Sometimes I make things complicated.

In the spirit of tax season, here is a “financial” post:

In the never-ending quest to become better organized and to stick to our budget, I’ve tried a few different ways of managing my money:

  • First – NOT managing my money. This is a good way to describe my college years, where I lived within the bounds of my checkbook and kept it balanced but had no idea what a budget was.
  • Next – the “envelope system.” After reading a budgeting book, we withdrew a ton of cash and split it up amongst different envelopes labeled “groceries,” “fun,” “clothing,” and so-forth. We dropped this system after a while because I like using our credit card to get cashback rewards (we’re very good about paying them off every month). However, I really liked the cumulative effect of saving money in envelopes — if you didn’t use the money one month, you still had it for the next month. I also liked the self-imposed limitation — if you didn’t have money in the envelope, you couldn’t spend anything.
  • Next – Quicken. I had fun setting up a budget and micro-level categories (Fun: Movies. Fun: Eating out. Fun: Books. Fun: Music. Fun: Dates.). We dropped the micro-level categories after two years — it was totally unrealistic and unnecessary.
  • Possibly because I don’t understand Quicken enough to really make use of all its features, I felt that I had to add another level of complexity to our budgeting system to help with tracking and allocating cash flow. Enter the Complex Excel Workbook.

The main spreadsheet I’ll discuss in this post is our monthly assets tracker.

The bottom part of the first spreadsheet tracks expenses. It has rows for categories and columns groups for each month. Each month’s columns consist of the month’s budgeted amount, a “carryover” column from previous months to give a “real” amount for that category, the actual amount spent, and what’s remaining. Here’s a diagram and explanation:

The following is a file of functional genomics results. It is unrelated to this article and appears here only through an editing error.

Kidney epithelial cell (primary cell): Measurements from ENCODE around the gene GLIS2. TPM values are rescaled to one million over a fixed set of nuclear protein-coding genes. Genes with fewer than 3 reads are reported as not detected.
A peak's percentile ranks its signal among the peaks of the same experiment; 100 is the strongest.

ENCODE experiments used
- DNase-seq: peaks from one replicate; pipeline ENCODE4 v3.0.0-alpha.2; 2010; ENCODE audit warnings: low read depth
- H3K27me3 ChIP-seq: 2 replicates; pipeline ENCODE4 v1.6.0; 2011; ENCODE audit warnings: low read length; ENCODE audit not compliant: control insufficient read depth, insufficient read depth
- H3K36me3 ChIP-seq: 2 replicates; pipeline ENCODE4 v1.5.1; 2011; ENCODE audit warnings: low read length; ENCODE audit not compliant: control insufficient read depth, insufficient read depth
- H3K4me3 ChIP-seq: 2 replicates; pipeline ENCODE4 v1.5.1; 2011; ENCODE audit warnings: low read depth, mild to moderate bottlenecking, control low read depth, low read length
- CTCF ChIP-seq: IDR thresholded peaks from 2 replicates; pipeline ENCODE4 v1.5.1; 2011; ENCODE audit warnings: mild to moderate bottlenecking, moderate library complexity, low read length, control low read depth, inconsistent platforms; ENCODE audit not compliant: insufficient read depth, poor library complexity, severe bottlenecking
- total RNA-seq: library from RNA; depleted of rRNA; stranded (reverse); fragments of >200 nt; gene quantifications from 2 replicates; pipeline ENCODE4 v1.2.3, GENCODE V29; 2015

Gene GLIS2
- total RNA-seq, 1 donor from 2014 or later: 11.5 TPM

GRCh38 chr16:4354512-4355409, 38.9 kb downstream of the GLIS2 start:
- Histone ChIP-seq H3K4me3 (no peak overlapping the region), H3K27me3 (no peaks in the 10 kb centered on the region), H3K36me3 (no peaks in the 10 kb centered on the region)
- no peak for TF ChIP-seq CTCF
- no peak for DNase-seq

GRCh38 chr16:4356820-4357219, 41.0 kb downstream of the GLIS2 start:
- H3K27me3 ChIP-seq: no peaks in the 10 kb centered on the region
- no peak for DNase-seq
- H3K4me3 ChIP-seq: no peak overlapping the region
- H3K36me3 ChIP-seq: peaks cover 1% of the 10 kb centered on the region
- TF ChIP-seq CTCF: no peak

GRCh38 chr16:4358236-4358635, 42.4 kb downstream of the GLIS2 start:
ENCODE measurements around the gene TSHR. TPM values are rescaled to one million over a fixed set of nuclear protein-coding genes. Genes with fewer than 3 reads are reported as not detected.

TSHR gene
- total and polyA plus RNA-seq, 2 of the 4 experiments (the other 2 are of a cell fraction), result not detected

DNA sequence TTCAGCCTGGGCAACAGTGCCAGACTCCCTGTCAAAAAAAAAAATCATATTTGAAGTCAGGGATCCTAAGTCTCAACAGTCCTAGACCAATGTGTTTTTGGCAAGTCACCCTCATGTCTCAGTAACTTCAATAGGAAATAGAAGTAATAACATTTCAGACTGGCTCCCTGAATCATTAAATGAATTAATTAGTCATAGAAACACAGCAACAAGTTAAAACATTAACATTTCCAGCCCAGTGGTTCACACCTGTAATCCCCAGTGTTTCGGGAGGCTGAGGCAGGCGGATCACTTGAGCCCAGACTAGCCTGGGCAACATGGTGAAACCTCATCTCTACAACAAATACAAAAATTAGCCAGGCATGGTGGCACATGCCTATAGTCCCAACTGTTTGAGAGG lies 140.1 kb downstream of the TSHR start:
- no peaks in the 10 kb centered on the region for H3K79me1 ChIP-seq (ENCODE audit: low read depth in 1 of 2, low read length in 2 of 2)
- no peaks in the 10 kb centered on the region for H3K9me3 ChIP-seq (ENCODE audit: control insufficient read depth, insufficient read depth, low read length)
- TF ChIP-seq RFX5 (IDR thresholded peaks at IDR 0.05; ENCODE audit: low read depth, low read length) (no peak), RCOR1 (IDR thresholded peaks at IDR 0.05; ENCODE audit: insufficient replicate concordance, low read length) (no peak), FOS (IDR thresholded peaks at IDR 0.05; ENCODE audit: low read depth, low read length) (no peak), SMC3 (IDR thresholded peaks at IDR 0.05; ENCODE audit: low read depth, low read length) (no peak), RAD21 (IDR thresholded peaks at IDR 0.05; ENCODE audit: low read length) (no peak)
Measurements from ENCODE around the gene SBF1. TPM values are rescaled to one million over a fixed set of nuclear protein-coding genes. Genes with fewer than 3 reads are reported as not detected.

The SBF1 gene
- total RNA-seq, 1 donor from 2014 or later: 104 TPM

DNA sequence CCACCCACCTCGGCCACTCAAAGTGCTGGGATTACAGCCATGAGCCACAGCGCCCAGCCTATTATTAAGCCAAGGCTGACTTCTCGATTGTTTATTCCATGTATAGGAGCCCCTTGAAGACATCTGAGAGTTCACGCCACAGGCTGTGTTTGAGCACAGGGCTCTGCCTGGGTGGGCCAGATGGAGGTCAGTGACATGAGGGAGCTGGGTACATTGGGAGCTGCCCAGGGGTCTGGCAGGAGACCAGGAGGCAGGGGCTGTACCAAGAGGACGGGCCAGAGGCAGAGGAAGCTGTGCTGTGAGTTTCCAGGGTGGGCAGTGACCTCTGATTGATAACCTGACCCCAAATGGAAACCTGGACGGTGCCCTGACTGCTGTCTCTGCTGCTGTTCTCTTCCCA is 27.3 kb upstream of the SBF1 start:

expenses part of worksheet

How it works:

  • I color-code rows. Green for “savings” categories that we are either saving into (such as generic “Auto”) or categories that have a large payment annually (such as Auto:Insurance) that we have to save up for. Yellow (not shown) for set amounts, such as subscriptions and rent.
    • It’s not shown in this diagram, but I have savings categories for things like “house” and “vacation.” So theoretically, every penny we have is accounted for somewhere on this spreadsheet — EXCEPT…
    • The money we put into our IRAs is counted as an ‘expense’ because it’s not available to us. I track our IRAs in Quicken; on our spreadsheet, it’s just a normal yellow line item (set amount going out every month).
  • Column A has the category names. I just add spaces before “subcategories” to help visually sort them. These categories match up with our Quicken categories.
  • Column B is the “set” monthly budget; or, how much is typically allocated to a category each month.
  • Column P, the “month’s budgeted column” (and similar columns for each month), copies the amount from B. For example, P16 = $B$16. However, I will also go through and adjust this amount as necessary. For example, if I know ahead of time that we have to get the car fixed and we don’t have enough in Auto:Service, I may subtract amounts from other categories as I can and then increase the Service category. I know that I can’t touch categories like Auto:Insurance because we have to pay a specific large amount at some point in the year, but variables categories like Fun or Clothing or Groceries can be adjusted month to month.
  • Column Q, the “adjusted monthly amount,” adds P to the previous month’s “left” column, to show how much money is allocated to that category. In this example, Q16 = O16 + P16 (O is not shown in the diagram).
  • Column R, the “spent” amount, gets updated at least once a week with expenditures. I typically enter in receipts into the cells by typing individual receipts (“= 12 + 1.20 + ….”) so that I can match up with Quicken if necessary.
  • Column S is “what’s left,” or S16 = Q16 – R16.